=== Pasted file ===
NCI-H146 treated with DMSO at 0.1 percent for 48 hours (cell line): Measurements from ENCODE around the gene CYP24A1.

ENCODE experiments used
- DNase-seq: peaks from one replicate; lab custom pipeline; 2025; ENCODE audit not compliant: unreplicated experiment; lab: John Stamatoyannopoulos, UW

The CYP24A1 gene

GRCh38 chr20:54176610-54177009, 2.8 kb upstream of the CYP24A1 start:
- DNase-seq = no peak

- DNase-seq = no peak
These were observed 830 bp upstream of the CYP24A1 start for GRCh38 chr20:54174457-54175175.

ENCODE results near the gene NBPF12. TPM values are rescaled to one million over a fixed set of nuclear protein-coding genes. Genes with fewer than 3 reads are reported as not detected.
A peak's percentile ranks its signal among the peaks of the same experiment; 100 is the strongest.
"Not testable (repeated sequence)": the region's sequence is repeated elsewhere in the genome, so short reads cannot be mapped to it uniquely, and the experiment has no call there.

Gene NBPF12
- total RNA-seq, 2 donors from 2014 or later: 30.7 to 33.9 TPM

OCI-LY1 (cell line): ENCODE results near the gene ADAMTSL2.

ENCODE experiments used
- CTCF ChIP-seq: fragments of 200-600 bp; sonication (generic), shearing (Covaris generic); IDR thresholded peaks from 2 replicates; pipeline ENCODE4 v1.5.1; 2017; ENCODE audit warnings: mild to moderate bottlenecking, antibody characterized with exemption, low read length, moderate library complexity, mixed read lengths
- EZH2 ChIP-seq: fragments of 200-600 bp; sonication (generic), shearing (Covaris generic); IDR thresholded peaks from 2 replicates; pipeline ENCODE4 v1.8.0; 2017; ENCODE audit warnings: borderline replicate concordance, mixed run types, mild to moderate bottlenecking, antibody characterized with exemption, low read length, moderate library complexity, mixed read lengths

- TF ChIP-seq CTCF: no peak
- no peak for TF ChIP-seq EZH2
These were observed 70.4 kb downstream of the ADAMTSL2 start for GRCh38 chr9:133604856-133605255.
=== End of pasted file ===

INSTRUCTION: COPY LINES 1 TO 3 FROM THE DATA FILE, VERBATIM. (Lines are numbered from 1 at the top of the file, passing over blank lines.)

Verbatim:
NCI-H146 treated with DMSO at 0.1 percent for 48 hours (cell line): Measurements from ENCODE around the gene CYP24A1.

ENCODE experiments used
- DNase-seq: peaks from one replicate; lab custom pipeline; 2025; ENCODE audit not compliant: unreplicated experiment; lab: John Stamatoyannopoulos, UW